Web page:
Latest batch of software updates for the HCH-II (June 2010)

Discussion in 'Honda Hybrids' started by msantos, Jun 21, 2010.

  1. Right Lane Cruiser

    Right Lane Cruiser Penguin of Notagascar

    Honda's hybrids would undoubtedly benefit from the prismatic cells used in the Prius but the company cannot get any because Panasonic won't sell them. Panasonic and Toyota have a deal and it leaves Honda out in the cold... which is why Honda has put in a lot of effort to get in on the bottom floor of lithium battery manufacturing. The next gen Civic Hybrid will use lithium batteries and those should improve the situation markedly.
  2. Harold

    Harold Well-Known Member


    I do not do much city driving so this may be why I have not had a power problem? I also don't have SOC dropping too nothing for no reason and then forced charges! So far I have been lucky. A couple mths. ago I did sell my Honda CR-V and I picked up a 2006 X lease return Prius with only 19,000 kilometers on it at a very good price. Very nice auto. I do find the Fit and finish of my 2006 HCH 2 much better than the Toyota. The HCH is a more sporty drive. Toyota is more Cadillac feel? The Prius give much better FE when driving normal however. HCH requires a very lite foot at all times, as you probably know. H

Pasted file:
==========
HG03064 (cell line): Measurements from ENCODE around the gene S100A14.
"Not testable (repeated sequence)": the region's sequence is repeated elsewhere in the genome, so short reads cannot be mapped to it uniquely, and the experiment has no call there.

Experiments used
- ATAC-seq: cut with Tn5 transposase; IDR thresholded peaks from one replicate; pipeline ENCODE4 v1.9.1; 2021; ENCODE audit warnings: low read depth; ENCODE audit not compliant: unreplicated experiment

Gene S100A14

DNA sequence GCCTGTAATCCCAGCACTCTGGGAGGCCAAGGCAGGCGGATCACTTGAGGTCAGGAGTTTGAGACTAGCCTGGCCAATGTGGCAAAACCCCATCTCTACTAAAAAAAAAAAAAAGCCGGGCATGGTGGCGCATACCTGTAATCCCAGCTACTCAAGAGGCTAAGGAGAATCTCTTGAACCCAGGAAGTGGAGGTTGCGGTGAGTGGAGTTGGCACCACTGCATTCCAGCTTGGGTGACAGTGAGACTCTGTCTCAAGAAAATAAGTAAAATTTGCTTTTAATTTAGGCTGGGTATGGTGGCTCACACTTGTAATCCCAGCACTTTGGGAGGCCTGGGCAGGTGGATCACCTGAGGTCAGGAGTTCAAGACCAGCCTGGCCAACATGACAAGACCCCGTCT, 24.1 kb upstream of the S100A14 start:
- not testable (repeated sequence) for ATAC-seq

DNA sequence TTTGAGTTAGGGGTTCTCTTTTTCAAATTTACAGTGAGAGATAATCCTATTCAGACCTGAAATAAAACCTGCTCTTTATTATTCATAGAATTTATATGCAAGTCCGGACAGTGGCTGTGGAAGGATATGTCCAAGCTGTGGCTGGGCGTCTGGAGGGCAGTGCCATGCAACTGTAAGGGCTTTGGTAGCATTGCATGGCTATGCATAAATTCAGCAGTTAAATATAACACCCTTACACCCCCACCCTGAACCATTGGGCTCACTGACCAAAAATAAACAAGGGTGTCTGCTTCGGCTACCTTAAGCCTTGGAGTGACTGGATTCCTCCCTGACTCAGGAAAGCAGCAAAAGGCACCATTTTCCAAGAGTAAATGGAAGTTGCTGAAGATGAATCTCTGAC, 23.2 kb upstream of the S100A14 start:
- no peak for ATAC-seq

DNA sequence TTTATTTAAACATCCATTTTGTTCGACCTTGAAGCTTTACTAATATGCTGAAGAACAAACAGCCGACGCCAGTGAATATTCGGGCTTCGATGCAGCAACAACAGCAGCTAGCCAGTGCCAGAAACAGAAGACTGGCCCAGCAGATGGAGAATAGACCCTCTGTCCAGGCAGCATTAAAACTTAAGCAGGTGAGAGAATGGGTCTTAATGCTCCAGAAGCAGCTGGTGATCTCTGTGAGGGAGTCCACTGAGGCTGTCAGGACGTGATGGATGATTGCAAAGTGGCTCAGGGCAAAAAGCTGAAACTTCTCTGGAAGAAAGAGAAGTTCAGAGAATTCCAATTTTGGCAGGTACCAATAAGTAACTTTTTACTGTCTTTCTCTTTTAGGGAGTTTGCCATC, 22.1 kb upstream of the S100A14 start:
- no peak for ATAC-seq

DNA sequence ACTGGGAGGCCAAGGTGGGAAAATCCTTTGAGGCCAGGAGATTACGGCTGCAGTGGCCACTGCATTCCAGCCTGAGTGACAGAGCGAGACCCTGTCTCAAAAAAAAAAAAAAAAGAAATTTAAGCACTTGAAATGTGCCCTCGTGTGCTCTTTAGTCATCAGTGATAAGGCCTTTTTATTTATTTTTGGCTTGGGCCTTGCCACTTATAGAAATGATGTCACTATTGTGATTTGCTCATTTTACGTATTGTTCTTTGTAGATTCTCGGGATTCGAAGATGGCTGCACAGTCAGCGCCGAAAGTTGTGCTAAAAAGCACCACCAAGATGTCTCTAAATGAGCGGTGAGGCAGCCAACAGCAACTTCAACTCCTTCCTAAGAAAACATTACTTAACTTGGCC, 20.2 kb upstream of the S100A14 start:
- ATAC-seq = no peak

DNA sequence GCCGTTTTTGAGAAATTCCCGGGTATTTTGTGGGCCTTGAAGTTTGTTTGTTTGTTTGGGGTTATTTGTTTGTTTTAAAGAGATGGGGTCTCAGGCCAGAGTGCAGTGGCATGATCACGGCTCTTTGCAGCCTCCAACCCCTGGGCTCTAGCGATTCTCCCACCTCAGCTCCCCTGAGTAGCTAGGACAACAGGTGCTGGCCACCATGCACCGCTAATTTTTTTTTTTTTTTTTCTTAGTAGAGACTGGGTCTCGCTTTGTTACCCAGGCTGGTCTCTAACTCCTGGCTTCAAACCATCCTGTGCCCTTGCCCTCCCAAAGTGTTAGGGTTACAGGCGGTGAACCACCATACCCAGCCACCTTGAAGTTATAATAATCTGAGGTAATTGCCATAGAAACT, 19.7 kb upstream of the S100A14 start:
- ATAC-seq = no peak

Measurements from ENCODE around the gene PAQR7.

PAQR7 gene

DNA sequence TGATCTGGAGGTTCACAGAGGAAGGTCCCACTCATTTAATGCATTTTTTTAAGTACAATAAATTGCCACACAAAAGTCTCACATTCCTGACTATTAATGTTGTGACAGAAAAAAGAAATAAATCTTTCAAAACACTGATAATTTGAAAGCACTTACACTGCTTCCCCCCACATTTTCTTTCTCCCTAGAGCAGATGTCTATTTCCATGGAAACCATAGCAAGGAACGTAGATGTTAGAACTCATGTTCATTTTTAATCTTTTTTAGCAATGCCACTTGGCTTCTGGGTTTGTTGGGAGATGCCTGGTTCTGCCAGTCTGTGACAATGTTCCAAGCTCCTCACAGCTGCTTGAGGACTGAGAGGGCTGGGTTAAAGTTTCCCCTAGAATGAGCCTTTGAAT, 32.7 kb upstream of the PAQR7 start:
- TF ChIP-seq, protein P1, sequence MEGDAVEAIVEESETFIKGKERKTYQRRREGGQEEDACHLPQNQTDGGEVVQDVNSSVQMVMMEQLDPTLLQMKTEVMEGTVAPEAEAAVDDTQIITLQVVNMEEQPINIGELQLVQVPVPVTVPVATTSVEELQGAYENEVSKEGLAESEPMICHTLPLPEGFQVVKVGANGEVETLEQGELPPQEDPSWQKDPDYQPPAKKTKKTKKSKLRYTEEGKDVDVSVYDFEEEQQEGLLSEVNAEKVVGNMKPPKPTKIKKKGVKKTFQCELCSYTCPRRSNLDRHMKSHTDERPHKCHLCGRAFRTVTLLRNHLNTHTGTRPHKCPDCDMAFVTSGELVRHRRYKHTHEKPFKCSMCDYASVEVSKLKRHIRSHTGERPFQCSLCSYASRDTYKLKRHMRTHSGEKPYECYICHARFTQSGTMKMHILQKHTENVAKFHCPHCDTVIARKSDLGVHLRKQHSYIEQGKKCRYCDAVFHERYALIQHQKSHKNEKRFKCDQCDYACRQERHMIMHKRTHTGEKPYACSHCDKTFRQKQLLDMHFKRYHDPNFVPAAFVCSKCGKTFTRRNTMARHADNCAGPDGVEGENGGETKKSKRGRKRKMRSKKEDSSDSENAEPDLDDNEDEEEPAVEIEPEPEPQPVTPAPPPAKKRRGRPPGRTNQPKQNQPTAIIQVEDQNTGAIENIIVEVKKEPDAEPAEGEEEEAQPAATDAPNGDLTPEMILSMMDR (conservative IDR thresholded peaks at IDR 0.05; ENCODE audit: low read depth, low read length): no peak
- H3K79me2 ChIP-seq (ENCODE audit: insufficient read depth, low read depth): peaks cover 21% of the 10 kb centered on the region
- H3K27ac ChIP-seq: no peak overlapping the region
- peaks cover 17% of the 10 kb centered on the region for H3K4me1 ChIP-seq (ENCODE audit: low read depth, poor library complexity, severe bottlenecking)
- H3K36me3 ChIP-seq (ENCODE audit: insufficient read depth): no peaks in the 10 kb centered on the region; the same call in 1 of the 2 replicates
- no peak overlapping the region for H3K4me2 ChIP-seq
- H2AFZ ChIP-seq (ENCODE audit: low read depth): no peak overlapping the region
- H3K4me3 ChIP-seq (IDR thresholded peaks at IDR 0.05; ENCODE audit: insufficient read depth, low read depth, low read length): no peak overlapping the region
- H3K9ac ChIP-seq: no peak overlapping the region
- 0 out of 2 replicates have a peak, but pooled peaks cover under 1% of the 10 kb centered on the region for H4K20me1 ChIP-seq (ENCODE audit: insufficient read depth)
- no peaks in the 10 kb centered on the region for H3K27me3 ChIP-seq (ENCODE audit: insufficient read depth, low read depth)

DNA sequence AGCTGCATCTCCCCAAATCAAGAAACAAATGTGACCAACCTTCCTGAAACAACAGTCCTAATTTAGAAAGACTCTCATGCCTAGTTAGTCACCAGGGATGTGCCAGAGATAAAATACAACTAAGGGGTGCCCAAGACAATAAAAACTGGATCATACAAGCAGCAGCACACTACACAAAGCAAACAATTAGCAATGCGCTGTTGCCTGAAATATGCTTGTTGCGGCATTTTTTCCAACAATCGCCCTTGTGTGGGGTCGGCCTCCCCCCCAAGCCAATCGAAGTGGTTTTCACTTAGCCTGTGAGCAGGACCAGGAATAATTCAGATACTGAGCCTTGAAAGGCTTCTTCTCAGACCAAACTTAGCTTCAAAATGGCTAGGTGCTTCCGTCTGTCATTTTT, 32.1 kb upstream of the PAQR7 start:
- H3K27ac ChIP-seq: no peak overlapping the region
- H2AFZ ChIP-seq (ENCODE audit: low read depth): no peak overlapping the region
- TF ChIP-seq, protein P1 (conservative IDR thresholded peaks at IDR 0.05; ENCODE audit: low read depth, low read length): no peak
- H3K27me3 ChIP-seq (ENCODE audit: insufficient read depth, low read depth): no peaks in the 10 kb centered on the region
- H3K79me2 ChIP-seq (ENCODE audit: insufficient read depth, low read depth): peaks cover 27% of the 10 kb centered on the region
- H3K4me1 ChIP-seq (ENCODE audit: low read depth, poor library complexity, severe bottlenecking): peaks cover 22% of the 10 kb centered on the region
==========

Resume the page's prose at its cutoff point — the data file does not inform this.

3. Mendel Leisk

    Mendel Leisk 2010 Prius (CAN Touring) Staff Member

    I'd agree with Harold, having just made the switch to Prius. I don't regret it, not for a second, but I can see areas where Honda is ahead. I like the Honda Civic Hybrid's dash better: it's simpler, more intuitive, and it's ergonomics are better: everything is at hand and centered on the steering wheel. The Prius has a glorified oscilloscope, off maybe 20 degrees to the right...